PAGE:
Ethnomedicinally selected plants as sources of potential analgesic compounds: indication of in vitro biological activity in receptor binding assays.
A number of plant species used in traditional medicine for the relief of pain have been selected from the medicinal and scientific literature of China, South America, Asia and West Africa. Extracts were prepared and tested in three in vitro receptor radioligand binding assays to determine whether there was an indication of biological activity, in particular their selectivity to a single receptor implicated in the mediation of pain. The three neuropeptide receptors chosen were Bradykinin (BK II), expressed in Chinese hamster ovary cells (CHO), neurokinin 1 (NK 1) expressed in astrocytoma cells, and calcitonin gene related peptide (CGRP) which were all implicated in the mediation of acute pain in the mammaliancentral nervous system. The plant species chosen to investigate were Ageratum conyzoides, Barringtonia edulis, Croton tiglium, Ipomea pes-caprae, Panax ginseng, Physostigma venenosum, Sinomenium acutum, Solidago virgaurea, Symplocos leptophylla and Typhonium giganteum. The results showed that there was a strong indication of biological activity for some of the plants which are used ethnomedicinally to treat pain, in the three in vitro receptor binding assays used, and particular plant extracts exhibited selective action to a single receptor.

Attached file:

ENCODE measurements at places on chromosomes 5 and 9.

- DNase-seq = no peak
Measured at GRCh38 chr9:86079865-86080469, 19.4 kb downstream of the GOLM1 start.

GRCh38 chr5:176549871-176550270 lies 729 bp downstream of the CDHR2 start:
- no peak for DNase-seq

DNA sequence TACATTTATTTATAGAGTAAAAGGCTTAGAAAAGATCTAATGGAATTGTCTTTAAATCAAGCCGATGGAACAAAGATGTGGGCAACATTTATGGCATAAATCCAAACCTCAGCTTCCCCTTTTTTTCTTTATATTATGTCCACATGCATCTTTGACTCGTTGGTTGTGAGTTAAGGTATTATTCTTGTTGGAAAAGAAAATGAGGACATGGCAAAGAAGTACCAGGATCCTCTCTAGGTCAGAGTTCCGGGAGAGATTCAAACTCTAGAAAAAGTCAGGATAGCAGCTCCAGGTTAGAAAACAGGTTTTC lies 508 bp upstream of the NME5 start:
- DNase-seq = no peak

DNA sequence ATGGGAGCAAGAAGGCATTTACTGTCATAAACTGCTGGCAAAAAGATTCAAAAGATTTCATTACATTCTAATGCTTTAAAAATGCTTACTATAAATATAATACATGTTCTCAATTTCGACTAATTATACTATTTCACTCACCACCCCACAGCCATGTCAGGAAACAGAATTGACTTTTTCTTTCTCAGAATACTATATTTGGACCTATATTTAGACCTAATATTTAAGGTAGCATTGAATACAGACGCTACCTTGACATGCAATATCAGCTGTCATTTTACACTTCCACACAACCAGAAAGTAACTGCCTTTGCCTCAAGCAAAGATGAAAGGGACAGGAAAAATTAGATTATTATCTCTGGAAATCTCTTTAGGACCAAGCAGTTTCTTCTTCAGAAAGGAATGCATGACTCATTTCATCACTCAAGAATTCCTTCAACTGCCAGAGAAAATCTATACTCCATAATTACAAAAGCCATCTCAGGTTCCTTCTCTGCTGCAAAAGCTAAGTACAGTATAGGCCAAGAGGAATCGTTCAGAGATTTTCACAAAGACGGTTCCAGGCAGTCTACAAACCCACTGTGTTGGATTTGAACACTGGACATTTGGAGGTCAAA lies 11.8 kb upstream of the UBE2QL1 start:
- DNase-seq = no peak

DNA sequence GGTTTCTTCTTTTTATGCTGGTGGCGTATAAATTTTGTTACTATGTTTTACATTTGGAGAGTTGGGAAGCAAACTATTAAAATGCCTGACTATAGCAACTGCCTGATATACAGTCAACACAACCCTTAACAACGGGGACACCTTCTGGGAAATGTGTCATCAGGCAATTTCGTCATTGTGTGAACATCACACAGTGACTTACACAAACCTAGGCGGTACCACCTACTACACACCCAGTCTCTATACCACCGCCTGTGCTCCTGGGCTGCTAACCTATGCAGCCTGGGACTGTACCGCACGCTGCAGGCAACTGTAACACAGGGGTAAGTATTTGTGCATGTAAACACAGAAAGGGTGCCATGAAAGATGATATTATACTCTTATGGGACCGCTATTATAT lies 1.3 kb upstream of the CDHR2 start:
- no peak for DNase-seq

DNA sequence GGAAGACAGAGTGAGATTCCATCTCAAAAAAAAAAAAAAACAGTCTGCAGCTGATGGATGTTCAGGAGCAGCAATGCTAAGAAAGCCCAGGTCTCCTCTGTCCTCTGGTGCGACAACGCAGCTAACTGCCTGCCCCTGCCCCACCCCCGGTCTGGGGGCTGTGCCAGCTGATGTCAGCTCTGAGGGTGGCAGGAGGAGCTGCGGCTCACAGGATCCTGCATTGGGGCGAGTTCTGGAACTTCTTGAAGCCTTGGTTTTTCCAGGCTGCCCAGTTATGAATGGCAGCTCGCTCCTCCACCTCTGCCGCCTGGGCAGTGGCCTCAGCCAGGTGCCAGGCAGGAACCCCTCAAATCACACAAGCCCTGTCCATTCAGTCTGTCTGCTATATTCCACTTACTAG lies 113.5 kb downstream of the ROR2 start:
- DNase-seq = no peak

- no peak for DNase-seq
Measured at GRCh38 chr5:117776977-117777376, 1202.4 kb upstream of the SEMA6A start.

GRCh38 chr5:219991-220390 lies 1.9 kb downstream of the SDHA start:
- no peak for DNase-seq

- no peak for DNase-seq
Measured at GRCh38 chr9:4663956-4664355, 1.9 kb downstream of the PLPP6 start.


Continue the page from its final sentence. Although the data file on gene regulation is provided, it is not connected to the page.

Sampson, JH; Phillipson, JD; Bowery, NG; O'Neill, MJ; Houston, JG; Lewis, JA
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